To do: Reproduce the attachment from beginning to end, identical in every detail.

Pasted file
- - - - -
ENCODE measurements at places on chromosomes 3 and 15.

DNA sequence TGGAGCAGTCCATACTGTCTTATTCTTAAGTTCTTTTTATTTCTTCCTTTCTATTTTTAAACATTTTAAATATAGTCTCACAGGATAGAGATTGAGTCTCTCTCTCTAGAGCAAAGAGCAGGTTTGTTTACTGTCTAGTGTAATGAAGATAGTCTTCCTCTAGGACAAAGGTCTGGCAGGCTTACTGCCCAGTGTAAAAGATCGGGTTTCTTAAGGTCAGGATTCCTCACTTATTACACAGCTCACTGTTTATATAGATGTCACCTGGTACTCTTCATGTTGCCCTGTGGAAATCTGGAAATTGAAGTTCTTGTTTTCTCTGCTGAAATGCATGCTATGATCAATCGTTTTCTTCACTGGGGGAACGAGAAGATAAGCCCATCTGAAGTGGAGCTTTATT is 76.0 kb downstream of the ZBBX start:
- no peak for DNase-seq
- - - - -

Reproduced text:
ENCODE measurements at places on chromosomes 3 and 15.

DNA sequence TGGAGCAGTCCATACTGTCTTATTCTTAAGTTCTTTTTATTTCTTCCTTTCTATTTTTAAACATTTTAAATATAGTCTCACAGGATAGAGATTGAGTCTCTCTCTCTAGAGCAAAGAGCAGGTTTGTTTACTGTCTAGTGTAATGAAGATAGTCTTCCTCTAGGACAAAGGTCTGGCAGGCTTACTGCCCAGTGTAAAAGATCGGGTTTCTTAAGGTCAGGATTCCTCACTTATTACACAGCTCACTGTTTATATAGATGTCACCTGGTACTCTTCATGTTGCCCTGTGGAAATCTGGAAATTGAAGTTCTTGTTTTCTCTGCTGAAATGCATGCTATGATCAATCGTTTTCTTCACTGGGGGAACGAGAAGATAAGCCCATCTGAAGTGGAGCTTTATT is 76.0 kb downstream of the ZBBX start:
- no peak for DNase-seq